Tuesday, August 26, 2014

Pesce spada alla ghiotta

I try to be open-minded when I visit my favorite local fish market. Although I might walk in with a plan of buying Manila clams to make a pasta sauce or of picking up a piece of black cod to marinate in miso, I remind myself to take a careful look at what else is in the case and to be flexible.  That’s why a couple of weeks ago I set out for the Monterey Fish Market in Berkeley to buy some scallops, but came home with a beautiful piece of swordfish.

Growing up in the San Francisco Bay Area in the 1960’s, it seemed to me that every grocery store and seafood restaurant sold swordfish. Then the fish disappeared. I remember hearing about high mercury levels in local catches. Or was it overfished? Whatever the reason(s) swordfish vanished, you can buy it now, but with this caveat: the EPA cautions “women who might become pregnant; women who are pregnant; nursing mothers; (and) young children” against eating swordfish, shark, king mackerel or tilefish, because they contain high levels of mercury.  The EPA writes that “nearly all fish and shellfish contain traces of methylmercury. However, larger fish that have lived longer have the highest levels...because they’ve had more time to accumulate it.”

Noting the EPA’s warning (but more than reasonably satisfied that I do not fall in any high-risk group), I arrived home with my swordfish steak.

When I think swordfish, I think Sicily. I pulled an armful of Sicilian cookbooks off my library shelf. I wanted a dish with with tomatoes, olives and capers.  After looking at all of the variations on this theme, I decided to go with a recipe entitled Pesce spada alla ghiotta (translated as Tasty swordfish) from an Italian/English language cookbook called Sicilia in cucina – The flavours of Sicily (2013) from SIME Books. I like this recipe’s absolute simplicity. It takes very little time to make—maybe 30 minutes, tops—and tastes absolutely fantastic: bold yet fresh. Here’s the English version of Pesce spada alla ghiotta, which serves 4.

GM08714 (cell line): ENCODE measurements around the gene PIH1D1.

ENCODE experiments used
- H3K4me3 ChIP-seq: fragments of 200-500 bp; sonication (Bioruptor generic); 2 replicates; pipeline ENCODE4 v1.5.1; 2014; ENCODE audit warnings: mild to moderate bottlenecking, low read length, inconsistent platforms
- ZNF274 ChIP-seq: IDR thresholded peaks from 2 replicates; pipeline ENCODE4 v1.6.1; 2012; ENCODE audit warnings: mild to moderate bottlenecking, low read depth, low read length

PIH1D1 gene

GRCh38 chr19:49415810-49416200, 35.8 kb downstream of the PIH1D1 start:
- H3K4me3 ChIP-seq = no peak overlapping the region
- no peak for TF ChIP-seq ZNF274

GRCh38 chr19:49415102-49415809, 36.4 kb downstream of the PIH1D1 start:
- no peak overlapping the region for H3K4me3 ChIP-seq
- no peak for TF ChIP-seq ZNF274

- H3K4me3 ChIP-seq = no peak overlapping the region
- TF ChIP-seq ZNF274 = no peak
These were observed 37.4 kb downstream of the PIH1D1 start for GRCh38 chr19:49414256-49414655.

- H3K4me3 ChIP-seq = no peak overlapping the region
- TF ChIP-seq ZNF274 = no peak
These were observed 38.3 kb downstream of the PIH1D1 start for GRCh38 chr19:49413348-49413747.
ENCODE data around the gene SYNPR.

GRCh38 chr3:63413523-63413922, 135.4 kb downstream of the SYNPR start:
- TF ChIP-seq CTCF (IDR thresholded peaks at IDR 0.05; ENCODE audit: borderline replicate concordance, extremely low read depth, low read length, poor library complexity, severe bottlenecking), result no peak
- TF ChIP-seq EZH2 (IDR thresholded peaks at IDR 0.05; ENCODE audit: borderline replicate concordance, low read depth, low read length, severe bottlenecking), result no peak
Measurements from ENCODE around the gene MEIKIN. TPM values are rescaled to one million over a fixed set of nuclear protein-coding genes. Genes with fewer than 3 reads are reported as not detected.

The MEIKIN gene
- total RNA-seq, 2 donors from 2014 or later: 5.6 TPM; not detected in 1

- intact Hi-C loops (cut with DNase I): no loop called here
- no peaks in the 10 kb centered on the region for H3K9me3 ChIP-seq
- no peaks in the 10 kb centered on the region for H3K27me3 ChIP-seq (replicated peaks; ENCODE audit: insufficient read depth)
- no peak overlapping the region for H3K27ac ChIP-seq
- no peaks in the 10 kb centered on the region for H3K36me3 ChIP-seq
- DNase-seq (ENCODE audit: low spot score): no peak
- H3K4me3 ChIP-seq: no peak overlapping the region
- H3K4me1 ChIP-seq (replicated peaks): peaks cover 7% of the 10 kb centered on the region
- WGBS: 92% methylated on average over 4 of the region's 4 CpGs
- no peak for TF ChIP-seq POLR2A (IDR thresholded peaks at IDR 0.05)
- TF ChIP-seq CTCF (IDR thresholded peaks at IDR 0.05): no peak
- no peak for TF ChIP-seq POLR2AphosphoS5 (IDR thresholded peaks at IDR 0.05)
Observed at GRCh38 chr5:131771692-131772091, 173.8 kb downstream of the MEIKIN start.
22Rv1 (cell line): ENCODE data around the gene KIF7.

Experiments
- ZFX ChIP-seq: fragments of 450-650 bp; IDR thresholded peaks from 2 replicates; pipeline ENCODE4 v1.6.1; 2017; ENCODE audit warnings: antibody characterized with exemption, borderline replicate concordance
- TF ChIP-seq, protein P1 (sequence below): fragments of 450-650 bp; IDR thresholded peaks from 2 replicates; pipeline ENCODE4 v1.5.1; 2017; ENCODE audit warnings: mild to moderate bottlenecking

300 g (10½ oz) swordfish, sliced
200 g (7 oz) potatoes
200 g (7 oz) canned peeled tomatoes
½ onion
green olives, pitted
1 tablespoon desalinated capers
chilli (sic) pepper
extra virgin olive oil

Sauté the chopped onion in plenty of oil and add the olives, desalinated capers, peeled tomatoes, chilli (sic) pepper, salt and pepper.

Cook for 20 minutes.

Add the swordfish and cook for a further 5 minutes.

Boil the potatoes separately. Peel and slice them, then add to the fish. Sprinkle with chopped basil.

I’ll add a few notes to the above. I like to cube the swordfish because I think this helps to keep the fish from getting overcooked and dry. I use about 10 large castelvetrano olives and red-skinned potatoes. If you want to skip the potatoes, I think the swordfish and its sauce work very well with rigatoni. The book’s editor pairs the dish with a 2009 Italian frapatto and nero d’avola blend from Arianna Occhipinti called “SP 68”. Fantastic choice. Paul Marcus Wines in Berkeley often has this hard-to-find red wine, but the shop was currently out of its stock when I dropped in to pick up a bottle (or two…or three). But the shop did have Occhipinti’s frappato, which costs more, but goes wonderfully with Pesce spada alla ghiotta.

Wednesday, July 23, 2014

Bread and Butter Pudding

I like Simon Hopkinson’s Roast Chicken and Other Stories (1994) and Second Helpings of Roast Chicken (2001) very much indeed. (See here and here.) Hopkinson penned his first Roast Chicken offering with Lindsey Bareham, a food writer with more than a few cookbooks under her belt. While Hopkinson and Bareham worked on Roast Chicken and Other Stories, they “began to reminisce about the hotel and restaurant dishes they had grown up with and always loved….” Think Chicken Kiev, Duck à l’Orange, Boeuf à la Bourguignonne, Trout with Almonds, Crêpes Suzette and Pêche Flambee. This reverie led to The Prawn Cocktail Years, a collection of winsome dishes that have fallen out of favor due to the ever-shifting sands of food trends. If you are over a certain age, you’ll recognize these dishes from a bygone era of dining. It is as you’ve picked up a vintage issue of the now defunct Gourmet Magazine.